Helena Hartmann

How do we share another’s pain in our own brain?
University of Vienna
Hi! Tell us a bit about yourself – what stage of your PhD are you in and what’s your project about?

In my PhD, I investigate how we perceive, understand and share the suffering of other people around us, aka empathy for pain. Specifically I am interested in the brain regions and mechanisms underlying empathy, how this is connected to our own pain processing, and how this all related to prosocial, or helping, behavior. This means that I either deliver small electrical shocks to my participant’s hands or show them images of really really painful situations. Then I measure their brain activity with fMRI, use physiological data like heart rate and skin conductance and ask them how they perceive pain they get themselves or they see another person getting. In my research, I am especially focusing on brain regions such as anterior insula and anterior midcingulate cortex to try and figure out what role they plan during empathy. In general, I am a big Open Science enthusiast, try to preregister all my projects and strive for a transparent and honest reporting of methods and results throughout my studies. I am currently at the end of my third year, so I can already see light at the end of the tunnel! I am nearly finished with all the data collection (which included an fMRI and a behavioral experiment and testing around 200 participants), so the next months will mostly be dedicated to analyzing the data and writing up the results. I have one preprint and submitted manuscript, the rest will hopefully follow soon. Scientific journals, get ready, here I come!

What does a typical day or week look like for you?

I usually try to arrive at the office between 8 and 9, since my motivation and productivity levels are highest in the morning. I always start with e-mails so those are out of the way and then either read new papers, analyze data or write on my newest manuscript. Recently, I started to read one abstract a day to keep up with relevant publications in my field (check them out here). Luckily this morning routine was also easily adaptable in COVID-related home office times, where I additionally started each day with at-home yoga. In the lab, we usually eat lunch together around 12 and then I have scheduled meetings and more PhD-related work. Since I am still collecting data for my projects, I also supervise testing sessions during the day, conducted by my amazing master students and interns. They are helping me out a great deal, especially since testing one participant usually takes around 3-4 hours! A few hours a week I am additionally working for a start-up company developing a neurofeedback training for children with autism spectrum disorder, and I engage in science communication and outreach whenever I have time. Although I do work late once in a while when there is a deadline coming up, I try to be home around 18:00 to do some excercise, cook and relax by watching a show or reading. What I have learned over the course of my PhD is to keep my weekends work-free as best as possible to have a real break and take my mind off work.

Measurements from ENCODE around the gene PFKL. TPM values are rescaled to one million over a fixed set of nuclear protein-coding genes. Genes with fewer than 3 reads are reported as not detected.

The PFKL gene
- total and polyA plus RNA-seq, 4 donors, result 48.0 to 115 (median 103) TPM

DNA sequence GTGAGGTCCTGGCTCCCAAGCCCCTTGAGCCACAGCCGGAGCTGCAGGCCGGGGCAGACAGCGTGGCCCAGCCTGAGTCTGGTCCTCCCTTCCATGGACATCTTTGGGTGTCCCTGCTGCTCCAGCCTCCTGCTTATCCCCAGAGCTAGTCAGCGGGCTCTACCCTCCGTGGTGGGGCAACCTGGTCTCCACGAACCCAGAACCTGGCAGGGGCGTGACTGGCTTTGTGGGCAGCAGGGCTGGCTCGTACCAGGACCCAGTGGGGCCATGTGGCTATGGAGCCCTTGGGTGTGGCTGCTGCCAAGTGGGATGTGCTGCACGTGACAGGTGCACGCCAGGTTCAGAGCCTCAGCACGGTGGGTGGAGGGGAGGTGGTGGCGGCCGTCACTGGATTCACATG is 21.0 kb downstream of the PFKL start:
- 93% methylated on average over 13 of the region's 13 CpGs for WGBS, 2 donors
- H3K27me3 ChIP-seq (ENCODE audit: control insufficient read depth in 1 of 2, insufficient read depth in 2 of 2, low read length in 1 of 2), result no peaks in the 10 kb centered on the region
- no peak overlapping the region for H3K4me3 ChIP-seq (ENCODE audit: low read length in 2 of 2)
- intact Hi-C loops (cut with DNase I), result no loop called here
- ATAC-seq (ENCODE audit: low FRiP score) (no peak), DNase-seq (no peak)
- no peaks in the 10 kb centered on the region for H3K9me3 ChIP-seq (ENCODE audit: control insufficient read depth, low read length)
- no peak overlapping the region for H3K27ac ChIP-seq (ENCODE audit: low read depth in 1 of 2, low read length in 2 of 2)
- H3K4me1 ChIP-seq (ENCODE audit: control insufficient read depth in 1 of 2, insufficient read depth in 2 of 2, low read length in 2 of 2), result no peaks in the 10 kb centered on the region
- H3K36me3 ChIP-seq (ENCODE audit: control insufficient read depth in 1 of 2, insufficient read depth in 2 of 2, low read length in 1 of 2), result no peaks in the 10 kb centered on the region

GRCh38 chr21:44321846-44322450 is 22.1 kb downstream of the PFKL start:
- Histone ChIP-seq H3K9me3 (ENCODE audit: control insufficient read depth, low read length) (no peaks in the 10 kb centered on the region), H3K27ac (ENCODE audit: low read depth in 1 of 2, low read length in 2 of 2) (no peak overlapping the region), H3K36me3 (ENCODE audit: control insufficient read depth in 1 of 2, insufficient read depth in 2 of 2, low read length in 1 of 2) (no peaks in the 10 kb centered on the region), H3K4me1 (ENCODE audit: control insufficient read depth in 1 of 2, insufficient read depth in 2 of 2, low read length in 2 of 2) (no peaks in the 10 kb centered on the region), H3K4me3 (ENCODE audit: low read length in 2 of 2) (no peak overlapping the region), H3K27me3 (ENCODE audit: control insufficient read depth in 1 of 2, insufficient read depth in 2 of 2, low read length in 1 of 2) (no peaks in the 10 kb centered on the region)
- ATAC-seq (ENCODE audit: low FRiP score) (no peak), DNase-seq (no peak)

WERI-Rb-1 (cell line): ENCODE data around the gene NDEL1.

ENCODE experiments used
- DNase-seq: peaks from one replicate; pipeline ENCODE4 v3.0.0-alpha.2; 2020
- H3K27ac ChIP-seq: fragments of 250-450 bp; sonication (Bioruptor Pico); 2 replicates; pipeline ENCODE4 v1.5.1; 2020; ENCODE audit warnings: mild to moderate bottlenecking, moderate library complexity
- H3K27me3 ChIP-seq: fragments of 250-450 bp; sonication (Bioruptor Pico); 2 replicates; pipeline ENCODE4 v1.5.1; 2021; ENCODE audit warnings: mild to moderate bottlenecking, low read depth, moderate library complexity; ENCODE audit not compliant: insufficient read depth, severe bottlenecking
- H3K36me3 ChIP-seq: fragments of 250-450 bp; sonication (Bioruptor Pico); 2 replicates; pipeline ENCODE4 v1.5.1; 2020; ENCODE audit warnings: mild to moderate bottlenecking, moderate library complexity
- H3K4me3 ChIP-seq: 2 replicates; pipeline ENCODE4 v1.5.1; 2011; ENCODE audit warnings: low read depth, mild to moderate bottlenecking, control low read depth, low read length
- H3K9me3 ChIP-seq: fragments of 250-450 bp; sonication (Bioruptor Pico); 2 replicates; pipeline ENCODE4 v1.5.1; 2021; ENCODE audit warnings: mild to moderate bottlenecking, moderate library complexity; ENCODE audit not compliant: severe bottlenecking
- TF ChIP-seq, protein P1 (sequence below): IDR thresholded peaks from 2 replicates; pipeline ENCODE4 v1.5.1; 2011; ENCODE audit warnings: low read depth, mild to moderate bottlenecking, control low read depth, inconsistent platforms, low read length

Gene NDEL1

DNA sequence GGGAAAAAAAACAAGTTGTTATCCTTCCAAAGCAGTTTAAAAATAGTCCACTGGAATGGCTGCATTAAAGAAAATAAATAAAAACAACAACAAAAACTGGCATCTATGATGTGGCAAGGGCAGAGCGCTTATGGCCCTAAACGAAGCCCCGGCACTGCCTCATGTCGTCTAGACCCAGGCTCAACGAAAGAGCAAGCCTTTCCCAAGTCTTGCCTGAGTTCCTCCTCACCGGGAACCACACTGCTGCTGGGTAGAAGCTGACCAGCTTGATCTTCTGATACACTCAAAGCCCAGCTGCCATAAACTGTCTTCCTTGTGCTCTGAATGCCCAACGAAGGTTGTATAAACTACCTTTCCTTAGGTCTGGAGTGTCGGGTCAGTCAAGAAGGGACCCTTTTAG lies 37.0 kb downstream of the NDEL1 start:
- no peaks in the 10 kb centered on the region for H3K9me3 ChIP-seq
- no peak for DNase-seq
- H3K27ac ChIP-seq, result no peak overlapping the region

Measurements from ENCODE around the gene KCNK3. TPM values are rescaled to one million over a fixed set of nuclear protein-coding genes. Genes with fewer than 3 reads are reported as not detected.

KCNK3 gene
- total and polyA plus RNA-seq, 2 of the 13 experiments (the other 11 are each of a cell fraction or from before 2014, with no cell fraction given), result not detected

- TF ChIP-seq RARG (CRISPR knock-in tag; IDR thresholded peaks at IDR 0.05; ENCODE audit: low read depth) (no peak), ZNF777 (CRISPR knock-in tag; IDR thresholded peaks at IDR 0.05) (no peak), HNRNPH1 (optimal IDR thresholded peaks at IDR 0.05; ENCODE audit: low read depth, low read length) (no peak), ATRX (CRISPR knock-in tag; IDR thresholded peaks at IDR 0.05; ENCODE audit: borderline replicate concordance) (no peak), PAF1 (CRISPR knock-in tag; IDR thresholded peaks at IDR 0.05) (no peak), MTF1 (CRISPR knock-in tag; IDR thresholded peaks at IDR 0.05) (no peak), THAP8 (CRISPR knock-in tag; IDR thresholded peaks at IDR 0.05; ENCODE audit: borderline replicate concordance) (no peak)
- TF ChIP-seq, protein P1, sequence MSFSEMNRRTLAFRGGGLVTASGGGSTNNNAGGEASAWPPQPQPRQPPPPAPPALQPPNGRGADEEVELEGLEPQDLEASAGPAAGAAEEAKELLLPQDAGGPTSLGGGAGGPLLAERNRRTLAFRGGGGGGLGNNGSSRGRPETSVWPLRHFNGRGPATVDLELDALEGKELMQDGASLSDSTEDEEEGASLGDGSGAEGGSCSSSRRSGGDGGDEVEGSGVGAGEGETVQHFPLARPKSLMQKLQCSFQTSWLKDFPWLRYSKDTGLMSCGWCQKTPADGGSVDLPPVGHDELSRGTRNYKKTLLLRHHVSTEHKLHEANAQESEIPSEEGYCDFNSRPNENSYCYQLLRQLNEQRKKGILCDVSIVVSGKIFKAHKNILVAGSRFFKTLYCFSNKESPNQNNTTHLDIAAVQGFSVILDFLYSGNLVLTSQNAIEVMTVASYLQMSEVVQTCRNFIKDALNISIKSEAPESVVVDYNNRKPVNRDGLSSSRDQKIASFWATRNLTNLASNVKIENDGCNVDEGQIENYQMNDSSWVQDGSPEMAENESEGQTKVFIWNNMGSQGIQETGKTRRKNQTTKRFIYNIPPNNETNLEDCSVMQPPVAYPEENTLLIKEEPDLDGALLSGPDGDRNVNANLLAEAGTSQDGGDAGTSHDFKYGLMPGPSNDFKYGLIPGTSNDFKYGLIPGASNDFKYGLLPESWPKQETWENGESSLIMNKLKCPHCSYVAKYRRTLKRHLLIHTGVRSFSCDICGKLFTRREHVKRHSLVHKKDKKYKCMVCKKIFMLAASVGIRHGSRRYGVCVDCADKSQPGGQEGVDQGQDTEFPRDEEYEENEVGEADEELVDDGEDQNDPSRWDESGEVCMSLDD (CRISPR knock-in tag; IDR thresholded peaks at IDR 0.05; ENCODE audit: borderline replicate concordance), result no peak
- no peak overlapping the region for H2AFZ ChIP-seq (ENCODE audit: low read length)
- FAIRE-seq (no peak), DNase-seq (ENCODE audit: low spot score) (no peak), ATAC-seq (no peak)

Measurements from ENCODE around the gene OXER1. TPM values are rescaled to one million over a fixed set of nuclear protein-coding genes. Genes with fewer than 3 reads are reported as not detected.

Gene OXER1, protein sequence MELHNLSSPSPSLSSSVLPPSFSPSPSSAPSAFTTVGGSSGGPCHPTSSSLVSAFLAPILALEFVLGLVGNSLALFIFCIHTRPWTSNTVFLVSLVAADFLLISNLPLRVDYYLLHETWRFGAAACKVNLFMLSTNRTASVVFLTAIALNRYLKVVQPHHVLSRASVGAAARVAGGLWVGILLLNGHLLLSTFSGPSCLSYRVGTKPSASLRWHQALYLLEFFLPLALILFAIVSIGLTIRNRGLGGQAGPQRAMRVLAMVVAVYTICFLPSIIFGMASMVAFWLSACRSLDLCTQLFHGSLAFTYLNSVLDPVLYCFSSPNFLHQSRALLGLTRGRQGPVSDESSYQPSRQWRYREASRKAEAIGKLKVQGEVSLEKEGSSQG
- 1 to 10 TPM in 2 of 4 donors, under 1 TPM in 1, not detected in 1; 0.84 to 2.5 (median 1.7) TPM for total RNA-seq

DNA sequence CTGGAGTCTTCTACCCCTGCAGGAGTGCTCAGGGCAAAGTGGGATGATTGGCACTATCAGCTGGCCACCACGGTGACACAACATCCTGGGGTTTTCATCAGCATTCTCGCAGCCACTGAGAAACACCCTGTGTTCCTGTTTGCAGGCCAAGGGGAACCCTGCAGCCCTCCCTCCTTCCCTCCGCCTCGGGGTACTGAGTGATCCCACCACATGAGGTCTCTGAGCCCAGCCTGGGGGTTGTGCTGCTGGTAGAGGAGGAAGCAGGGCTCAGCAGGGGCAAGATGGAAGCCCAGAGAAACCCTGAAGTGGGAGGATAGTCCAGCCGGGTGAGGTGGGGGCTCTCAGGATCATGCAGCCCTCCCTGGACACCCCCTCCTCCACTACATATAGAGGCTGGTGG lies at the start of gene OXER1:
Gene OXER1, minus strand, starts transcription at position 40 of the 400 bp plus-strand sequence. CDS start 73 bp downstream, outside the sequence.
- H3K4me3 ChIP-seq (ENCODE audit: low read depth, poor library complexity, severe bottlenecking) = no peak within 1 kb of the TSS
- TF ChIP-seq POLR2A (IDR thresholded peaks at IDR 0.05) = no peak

What’s one thing that you’ve enjoyed the most during your PhD?

What I enjoy most about my PhD experience is the collaboration and exchange with other researchers. I have an amazing colleague with whom I share an office and many more amazing connections, face-to-face in the lab and virtually on Science Twitter. This gives me a feeling of belonging and inclusion, that we are all striving towards achieving the same goal: Scientific discovery and knowledge creation. In general, I think that a stimulating and collaborative work environment does wonders for my mood and productivity!